wastetimebenchmark, which mainly tests integer arithmetic (making checksums), one or two instances do 3.07 work units/sec each, not interfering with each other, where a Pentium-III
Coppermineat 1.0 GHz would do 1.0 WU/sec, one instance only.
|Memory: 2 DIMMs, 512Mb each, 533MHz||Box||Box|
|I never did get Windows to tell me how much memory it was using. BIOS setup (and /proc/meminfo and memtest86) confirmed that 1Gb was installed. Memory tester said the speed of the memory was 667MHz (matching FSB speed; I didn't pay extra for this; is it really just reporting the FSB speed, or did Dell have an uncharacteristic spasm of generosity?) The motherboard has 2 memory slots, both occupied, with dual channel access.|
|Video: ATI Radeon X1400 128Mb||Fiddle||Box|
|Spec page in the manual says video
RAM is 128Mb; Windows
device manager and Linux fglrx driver confirm this. But Dell's order form
said 256Mb, hiss, boo! The Linux installer installs the VESA framebuffer
driver by default, which works out of the box within its limitations. For
accelerated graphics you need to either install the xorg-x11-driver-video
package for the generic radeon driver, or to get all the features you need
to compile and install the fglrx proprietary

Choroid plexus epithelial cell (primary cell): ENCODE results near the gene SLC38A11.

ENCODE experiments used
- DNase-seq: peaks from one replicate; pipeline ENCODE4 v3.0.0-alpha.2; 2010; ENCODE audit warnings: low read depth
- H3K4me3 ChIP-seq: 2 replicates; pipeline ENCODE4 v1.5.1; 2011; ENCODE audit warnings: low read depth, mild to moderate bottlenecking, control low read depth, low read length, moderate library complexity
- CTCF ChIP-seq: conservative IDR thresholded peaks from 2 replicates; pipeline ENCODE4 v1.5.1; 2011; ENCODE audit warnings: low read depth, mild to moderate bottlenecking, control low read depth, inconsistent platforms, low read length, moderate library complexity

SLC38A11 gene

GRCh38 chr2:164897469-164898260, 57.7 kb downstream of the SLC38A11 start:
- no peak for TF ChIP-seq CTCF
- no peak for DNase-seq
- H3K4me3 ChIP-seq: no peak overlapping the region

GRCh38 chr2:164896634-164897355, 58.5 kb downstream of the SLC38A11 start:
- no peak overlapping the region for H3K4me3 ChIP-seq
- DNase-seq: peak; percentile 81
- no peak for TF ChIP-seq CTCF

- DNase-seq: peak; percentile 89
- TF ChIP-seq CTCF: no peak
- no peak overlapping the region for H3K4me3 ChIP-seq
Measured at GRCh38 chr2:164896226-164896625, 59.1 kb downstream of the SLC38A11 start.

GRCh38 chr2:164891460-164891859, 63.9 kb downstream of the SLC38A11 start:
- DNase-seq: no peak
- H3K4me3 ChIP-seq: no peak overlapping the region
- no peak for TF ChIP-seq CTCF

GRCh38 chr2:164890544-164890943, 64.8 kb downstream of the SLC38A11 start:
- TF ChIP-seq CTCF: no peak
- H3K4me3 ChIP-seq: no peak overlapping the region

driver (details here). There were definitely details that needed to be
Here is jimc's complete xorg.conf file, warts and all. Particularly, the parameters for the touchpad are not in an exemplary state.
Offerings vary, and at one time an nVidia chip was offered. In web postings some people say they prefer it. However, if you have 3D graphics turned on the driver cannot wake it after suspend-to-RAM or to disc; you end up with a black screen, and none of the usual maneuvers will bring it back. Apparently this bug has been present for a long time. Since suspending is important to me, I did not consider the nVidia graphics.
|OpenGL direct rendering||Box*||Box|
|Frame rate was 212 frames/sec on my
favorite mesademo/fire benchmark, using 100% of one CPU and up to 14% of the other. Compare 158
fr/sec for a Radeon X300 and 1.6GHz Pentium-M in the old Inspiron 6000d.
1541 fr/sec on glxgears (not as demanding). "Box*" means that I had OpenGL
(DRI) running on
my old machine, and once I had the video driver installed I could copy the
sections from the old to the new /etc/X11/xorg.conf file and they worked
without changes. This is with ATI's proprietary fglrx driver.